Get involved. Share what you do. Share information about your causes online. Give the organizations you support a chance to in turn share about you.
3. Think long-term
Small-town business owners stay for the long-term. They get to know everyone in town, sometimes for generations. My store has been in my family for over 20 years now. People expect that we'll know their friends and that we'll be able to recommend gifts. The women's group wants us to remember which wines they get for their annual event, so we keep track for them.
The old way of behaving online might have been to hit and run, dropping an ad on a network and never returning or never interacting. But think about building your "storefront" for the long-term. Pick a small number of networks, maybe even just one, so you can focus on meeting the people there and getting to know the community online.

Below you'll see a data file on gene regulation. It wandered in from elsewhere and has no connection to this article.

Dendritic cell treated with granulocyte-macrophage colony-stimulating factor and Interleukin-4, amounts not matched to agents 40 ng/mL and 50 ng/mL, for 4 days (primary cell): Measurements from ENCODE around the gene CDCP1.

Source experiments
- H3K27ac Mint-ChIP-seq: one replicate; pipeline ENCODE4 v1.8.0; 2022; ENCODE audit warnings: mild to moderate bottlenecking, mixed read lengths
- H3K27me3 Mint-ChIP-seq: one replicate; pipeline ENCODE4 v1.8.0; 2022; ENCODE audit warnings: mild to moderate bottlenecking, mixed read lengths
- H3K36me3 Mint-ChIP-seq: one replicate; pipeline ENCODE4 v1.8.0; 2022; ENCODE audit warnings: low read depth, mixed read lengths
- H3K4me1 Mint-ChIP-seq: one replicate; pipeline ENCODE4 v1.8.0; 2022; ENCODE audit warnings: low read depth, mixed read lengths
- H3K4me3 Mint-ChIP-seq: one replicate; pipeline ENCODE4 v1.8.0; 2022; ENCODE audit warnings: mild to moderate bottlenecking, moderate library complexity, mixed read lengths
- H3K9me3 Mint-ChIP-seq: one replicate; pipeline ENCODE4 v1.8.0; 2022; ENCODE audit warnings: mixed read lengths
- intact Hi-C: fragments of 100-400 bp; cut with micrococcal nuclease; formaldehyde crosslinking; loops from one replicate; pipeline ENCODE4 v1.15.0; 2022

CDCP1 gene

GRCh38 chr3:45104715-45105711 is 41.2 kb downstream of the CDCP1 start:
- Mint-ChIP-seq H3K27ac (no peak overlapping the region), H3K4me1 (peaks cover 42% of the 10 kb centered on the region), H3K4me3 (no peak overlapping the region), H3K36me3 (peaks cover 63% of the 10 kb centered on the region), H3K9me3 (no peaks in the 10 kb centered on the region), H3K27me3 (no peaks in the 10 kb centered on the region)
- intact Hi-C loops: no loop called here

When the next new shiny network tops 10 million users, think carefully before you open a branch there. Do you have enough people to work the counter there, too? Can you offer something new or different in that network? How will you maintain your existing stores while getting the new one going?
4. Be honest
Small-town business owners are honest. If you drop a $20 bill in my store, we'll return it to you. In small towns, we have a saying, "If you don't want your grandmother to read it on the front page of the newspaper, then don't do it."
As a marketer, you might be tempted to shade the truth sometimes, or hide behind the anonymity of a company twitter account. But you won't be tempted if you remember to be the shopkeeper who's standing in the middle of your own store. You'll presume any dishonesty will be found out, just like it would be in a small town, and you'll do the right thing.
5. Be helpful